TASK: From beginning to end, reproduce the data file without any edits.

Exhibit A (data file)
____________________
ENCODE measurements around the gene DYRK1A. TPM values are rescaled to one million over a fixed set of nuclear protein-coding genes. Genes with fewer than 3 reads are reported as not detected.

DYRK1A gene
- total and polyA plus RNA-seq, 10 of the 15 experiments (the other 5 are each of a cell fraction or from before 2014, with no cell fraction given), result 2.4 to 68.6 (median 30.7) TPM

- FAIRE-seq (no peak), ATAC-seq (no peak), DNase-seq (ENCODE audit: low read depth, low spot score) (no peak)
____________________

ENCODE measurements around the gene DYRK1A. TPM values are rescaled to one million over a fixed set of nuclear protein-coding genes. Genes with fewer than 3 reads are reported as not detected.

DYRK1A gene
- total and polyA plus RNA-seq, 10 of the 15 experiments (the other 5 are each of a cell fraction or from before 2014, with no cell fraction given), result 2.4 to 68.6 (median 30.7) TPM

- FAIRE-seq (no peak), ATAC-seq (no peak), DNase-seq (ENCODE audit: low read depth, low spot score) (no peak)